How to Boost Your Health with a Lymphatic System Detox
Last summer I was stung by a wasp on my side. I had never really had a reaction to a bee sting before, so no big deal… I put some apple cider vinegar on the spot to help neutralize the venom, followed by some ice. After some time, the swelling and pain went away and I forgot about the sting.
About a week went by and I noticed a lump that kind of felt like a small bean in the area of my arm pit. After googling my symptom (which I don’t recommend, but I couldn’t help myself), I became terrified and made an emergency visit to see my doctor. My doctor was concerned, and over the course of that next week, I had an ultrasound and saw a specialist. Finally, I was told that the bean-like lump that I was feeling was a swollen lymph node, which can be the result of an injury, infection, or tumor. I immediately thought of the wasp as the culprit. It was good to know that my body was doing its job to rid itself of the venom, but I felt bad that my poor nodes had endured such trauma from it. It intrigued me to do some research and find out what I could do to help my lymphatic system detox.
What to Know About the Lymphatic System
- It filters and removes toxins and waste from every cell within the body
- It’s considered the body’s drain
- It is an integral part of the immune system, defending the body against germs, bacteria, viruses, and fungi
- It consists of vessels (which carry a transparent fluid called lymph), lymph nodes, the tonsils, spleen and thymus
- It’s one of the most important, and most forgotten, systems of the body
How it Works
- Similar to how the circulatory system transports blood through the body, the lymphatic system transports lymph fluid through the body (there is twice as much lymph fluid in the body than there is blood)
- Lymph nodes filter lymph fluid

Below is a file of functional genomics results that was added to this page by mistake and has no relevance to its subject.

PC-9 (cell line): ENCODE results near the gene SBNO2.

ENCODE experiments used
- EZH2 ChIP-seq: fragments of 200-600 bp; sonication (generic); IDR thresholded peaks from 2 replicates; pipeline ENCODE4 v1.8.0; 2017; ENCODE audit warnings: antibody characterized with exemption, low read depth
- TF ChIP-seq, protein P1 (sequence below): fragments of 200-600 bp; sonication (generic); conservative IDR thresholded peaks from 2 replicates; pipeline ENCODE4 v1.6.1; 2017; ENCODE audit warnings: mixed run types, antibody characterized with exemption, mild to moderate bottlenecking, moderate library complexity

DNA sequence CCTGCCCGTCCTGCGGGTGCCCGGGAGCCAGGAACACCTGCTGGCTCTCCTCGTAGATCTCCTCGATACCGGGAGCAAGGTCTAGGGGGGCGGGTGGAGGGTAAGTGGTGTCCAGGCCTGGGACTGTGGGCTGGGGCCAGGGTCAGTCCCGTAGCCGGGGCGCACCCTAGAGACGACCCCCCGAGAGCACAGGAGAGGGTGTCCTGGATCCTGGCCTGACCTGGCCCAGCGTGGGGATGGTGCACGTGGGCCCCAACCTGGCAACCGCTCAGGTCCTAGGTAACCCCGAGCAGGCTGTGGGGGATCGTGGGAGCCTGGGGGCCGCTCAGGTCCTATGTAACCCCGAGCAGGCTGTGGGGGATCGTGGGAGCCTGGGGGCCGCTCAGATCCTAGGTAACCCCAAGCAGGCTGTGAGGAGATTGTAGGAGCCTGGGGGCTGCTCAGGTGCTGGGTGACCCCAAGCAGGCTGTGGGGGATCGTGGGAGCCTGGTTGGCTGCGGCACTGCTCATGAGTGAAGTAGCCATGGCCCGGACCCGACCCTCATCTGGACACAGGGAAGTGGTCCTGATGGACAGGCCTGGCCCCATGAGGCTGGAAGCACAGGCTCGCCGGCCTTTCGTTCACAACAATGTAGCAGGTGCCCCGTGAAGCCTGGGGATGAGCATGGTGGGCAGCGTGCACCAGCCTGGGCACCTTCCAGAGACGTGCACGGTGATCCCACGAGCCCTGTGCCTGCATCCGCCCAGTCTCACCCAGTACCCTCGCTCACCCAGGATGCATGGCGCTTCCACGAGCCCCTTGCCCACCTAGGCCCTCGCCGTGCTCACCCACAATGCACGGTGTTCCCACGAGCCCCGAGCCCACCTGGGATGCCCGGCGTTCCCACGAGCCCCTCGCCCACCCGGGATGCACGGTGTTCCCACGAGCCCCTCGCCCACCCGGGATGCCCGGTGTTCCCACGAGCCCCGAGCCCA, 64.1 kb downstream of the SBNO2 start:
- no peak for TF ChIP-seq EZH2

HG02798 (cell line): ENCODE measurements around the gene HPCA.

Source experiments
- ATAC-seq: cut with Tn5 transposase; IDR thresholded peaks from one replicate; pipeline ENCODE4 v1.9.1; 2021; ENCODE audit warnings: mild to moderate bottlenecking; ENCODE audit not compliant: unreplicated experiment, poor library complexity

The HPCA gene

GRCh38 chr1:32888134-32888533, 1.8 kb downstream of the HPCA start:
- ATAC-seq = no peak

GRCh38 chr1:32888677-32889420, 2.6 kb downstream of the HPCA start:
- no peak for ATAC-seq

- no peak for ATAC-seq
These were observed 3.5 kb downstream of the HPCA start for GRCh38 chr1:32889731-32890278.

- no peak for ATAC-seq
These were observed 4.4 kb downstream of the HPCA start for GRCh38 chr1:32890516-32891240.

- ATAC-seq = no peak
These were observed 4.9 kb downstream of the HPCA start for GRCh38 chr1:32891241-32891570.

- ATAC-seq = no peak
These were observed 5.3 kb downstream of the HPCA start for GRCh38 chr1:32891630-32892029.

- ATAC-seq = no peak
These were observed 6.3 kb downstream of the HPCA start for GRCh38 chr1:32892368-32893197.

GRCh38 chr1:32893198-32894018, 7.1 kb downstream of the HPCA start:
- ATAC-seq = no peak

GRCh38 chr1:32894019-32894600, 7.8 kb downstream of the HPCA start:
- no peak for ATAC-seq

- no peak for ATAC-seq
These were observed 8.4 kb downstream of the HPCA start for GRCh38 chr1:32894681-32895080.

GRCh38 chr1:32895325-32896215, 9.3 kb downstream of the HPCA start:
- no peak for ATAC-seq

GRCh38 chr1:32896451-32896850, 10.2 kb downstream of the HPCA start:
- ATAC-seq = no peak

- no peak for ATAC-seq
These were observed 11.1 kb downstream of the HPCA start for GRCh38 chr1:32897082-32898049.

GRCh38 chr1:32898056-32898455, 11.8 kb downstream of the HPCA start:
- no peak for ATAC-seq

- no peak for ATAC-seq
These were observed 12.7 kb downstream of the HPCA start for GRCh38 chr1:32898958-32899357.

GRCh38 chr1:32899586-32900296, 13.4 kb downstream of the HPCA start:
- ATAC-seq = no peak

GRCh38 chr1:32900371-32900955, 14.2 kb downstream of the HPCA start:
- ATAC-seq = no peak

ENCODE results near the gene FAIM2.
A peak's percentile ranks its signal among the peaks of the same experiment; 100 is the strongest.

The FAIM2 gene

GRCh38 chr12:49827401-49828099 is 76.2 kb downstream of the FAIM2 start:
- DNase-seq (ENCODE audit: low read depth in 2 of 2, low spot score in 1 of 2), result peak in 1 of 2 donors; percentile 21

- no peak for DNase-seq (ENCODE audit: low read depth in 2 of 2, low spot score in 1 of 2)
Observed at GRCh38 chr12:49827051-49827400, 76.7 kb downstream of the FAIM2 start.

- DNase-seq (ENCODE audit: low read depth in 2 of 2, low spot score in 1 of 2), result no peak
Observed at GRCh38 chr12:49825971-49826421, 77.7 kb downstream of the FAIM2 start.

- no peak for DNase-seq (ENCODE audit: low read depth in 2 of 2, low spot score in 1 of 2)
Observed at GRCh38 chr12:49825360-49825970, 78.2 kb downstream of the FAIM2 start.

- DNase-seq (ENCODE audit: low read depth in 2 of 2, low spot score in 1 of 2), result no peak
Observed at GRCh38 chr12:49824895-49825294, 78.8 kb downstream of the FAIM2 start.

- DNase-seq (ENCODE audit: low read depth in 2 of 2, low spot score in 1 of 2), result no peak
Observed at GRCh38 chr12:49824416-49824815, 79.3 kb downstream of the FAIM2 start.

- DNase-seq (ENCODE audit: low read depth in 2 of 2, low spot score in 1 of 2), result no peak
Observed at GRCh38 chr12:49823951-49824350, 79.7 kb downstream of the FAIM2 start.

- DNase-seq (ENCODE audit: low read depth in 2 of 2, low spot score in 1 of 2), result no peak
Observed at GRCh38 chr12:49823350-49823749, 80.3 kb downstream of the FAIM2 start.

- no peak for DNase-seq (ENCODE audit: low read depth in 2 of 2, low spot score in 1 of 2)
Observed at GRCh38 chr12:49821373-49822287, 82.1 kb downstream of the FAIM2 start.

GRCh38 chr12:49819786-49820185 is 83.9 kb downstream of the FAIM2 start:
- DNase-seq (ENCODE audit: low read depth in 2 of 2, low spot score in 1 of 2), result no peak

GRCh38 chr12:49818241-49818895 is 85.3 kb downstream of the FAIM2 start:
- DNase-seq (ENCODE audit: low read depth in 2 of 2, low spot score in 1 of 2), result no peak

- Once the lymph nodes detect a harmful substance in the lymph fluid, white blood cells are produced to neutralize the problem
So, in my case, the venom from the wasp sting was picked up by my lymph fluid. Once that lymph fluid passed through my lymph nodes, the nodes filtered the venom and did what they had to do to attack the problem… but they became congested and infected.
Symptoms of a Sluggish Lymphatic System
Symptoms of a congested lymphatic system may range from:
- Chronic fatigue
- Sinus infections
- Swollen fingers and bloating
- Swollen glands
- Dry skin
How to Help Your Lymphatic System Detox
There are some things you can do to help flush your lymphatic system. Here are 10 ways to help your lymphatic system detox:
1. Avoid processed foods as much as possible, and opt for organic when you can. The less bad stuff your body takes in, the less your lymphatic system will have to clean up.
2. Eat a variety of fruits and vegetables. Some consider red fruits and vegetables such as beets, cherries, berries, pomegranates and cranberries best for stimulating and cleansing the lymphatic system.
3. Exercise. Unlike the circulatory system, which has the heart to keep blood pumping, the lymphatic system does not have a “pump” to rely on for circulating lymph fluid. Lymphatic fluid is circulated instead by the force of muscle movement and breathing, so it’s important to keep moving and get exercise.
4. Breathe Deep. As mentioned just above, lymphatic fluid moves through our bodies by the force of muscle movement and breathing, so remember to take deep breaths throughout every day. It’ll also help to de-stress, which is also helpful in that stress can be a root cause of lymphatic congestion.
5. Drink plenty of water. Water keeps the lymphatic system lubricated and helps the lymph fluid to flow more freely. If you find it hard to take in your recommended daily amount of water, try flavoring it up with fresh fruit or vegetables. See my post on infused water ideas.
6. Rebound. Simply put, rebounding is jumping or bouncing on a mini trampoline. It’s a fun, easy exercise, and the upward and downward movement stimulates the lymphatic system and promotes drainage. Add it to your morning routine.
7. Get a lymphatic massage. A lymphatic massage, also know as lymphatic drainage, is a special kind of massage that uses gentle pressure to push stagnant lymph back into circulation.
8. Dry brush your skin. I love dry brushing for so many reasons, but primarily because it boosts circulation – both blood circulation and lymph circulation. Starting at your feet, use a natural bristle body brush to make long sweeping motions towards your heart (always brush in the direction towards your heart to encourage the blood to flow that way).
9. Relax in a sauna or take a detox bath to help your body naturally sweat out toxins. Read more on how to take a detox bath.
10. Wear loose fitting clothing because those that fit too tight (and even under wire bras) can restrict the flow of lymph fluid.